What is food without love? The micro-politics of food practices in South Asians in Britain, India and Pakistan

CHOWBEY, Punita (2017). What is food without love? The micro-politics of food practices in South Asians in Britain, India and Pakistan. Sociological Research Online, 22 (3), 165-185.

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Link to published version:: 10.1177/1360780417726958

Abstract

This article draws on Morgan’s theorisation of family life as consisting of political, moral, and emotional economies to examine the interplay of women’s control over resources, gender norms, and expectations of intimacy in the context of household food consumption. The research that informs the article focuses on findings from 84 interviews with two South Asian groups: Pakistani Muslim and Gujarati Hindu women with at least one dependent child and from a variety of occupations and household compositions. In examining everyday food consumption, the research demonstrates how gender hierarchies are reproduced by parallel, mutually reinforcing, political, moral, and emotional economies. The women in the study sometimes struggled to subvert gender oppression and negotiate more powerful positions within the household through food management and/or employing manipulative and deceptive tactics. The article argues that, while access to economic resources is important if women are to achieve desirable food and nutritional outcomes, it is not in itself sufficient to meet this aim. Instead, the interplay of resources, gender norms, and conjugal relations are central to household food consumption.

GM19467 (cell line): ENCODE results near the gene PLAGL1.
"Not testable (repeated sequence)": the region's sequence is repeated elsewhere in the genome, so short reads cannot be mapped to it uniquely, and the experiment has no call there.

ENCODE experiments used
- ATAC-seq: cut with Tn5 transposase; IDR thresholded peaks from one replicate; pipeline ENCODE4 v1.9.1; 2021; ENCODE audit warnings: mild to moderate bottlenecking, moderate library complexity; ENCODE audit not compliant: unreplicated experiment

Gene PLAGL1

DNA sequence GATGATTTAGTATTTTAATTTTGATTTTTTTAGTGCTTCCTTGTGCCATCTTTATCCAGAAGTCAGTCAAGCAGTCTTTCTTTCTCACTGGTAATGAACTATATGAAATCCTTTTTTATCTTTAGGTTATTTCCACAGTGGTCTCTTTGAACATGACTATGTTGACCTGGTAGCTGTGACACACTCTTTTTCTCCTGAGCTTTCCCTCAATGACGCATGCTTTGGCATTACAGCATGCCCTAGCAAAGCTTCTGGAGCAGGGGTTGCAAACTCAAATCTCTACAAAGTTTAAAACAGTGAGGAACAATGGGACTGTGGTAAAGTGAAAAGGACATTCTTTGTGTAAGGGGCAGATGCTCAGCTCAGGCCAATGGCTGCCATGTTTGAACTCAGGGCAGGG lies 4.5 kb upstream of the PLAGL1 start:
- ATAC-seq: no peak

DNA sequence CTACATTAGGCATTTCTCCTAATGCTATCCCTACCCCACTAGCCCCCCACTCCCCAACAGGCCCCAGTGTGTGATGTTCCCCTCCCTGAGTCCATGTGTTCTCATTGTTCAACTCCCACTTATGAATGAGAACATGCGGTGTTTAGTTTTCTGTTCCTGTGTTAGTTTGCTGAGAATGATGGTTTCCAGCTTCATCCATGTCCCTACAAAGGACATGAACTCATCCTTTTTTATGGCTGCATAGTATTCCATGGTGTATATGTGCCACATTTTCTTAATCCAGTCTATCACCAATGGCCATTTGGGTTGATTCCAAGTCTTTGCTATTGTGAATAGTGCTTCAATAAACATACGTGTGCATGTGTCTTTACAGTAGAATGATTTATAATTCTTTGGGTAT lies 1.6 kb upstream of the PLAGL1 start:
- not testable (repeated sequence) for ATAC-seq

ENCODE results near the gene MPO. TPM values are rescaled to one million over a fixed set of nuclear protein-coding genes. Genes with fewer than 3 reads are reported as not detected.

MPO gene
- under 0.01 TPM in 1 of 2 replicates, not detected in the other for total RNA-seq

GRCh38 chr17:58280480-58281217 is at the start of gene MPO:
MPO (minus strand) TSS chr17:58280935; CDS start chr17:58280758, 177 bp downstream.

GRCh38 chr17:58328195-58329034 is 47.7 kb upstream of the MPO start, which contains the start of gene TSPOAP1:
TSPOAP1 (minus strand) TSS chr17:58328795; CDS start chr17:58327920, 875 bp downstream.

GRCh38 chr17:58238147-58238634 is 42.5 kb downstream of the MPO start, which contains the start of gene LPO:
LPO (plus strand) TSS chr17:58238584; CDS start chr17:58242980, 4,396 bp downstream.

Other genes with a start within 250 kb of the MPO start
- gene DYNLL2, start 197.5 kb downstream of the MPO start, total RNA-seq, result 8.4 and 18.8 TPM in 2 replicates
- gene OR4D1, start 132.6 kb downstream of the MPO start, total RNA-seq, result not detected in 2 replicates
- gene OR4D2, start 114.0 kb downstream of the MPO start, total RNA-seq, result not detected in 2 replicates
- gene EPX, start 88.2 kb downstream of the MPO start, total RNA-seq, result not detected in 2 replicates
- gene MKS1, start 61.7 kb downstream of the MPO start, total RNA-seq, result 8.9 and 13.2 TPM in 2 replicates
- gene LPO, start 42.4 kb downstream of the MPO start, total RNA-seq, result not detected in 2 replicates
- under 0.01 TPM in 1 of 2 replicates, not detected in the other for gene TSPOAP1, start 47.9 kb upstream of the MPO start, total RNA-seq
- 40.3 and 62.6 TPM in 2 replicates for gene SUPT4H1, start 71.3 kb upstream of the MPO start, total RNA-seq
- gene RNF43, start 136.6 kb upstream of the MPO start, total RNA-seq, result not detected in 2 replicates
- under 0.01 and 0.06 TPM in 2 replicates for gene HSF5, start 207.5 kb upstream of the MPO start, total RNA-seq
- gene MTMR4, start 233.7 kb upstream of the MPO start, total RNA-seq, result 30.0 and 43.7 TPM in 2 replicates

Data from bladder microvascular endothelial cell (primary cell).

Item Type: Article
Research Institute, Centre or Group: Centre for Health and Social Care Research
Identification Number: 10.1177/1360780417726958
Depositing User: Jill Hazard
Date Deposited: 26 Jan 2017 16:45
Last Modified: 25 Sep 2017 19:20
URI: http://shura.shu.ac.uk/id/eprint/14948

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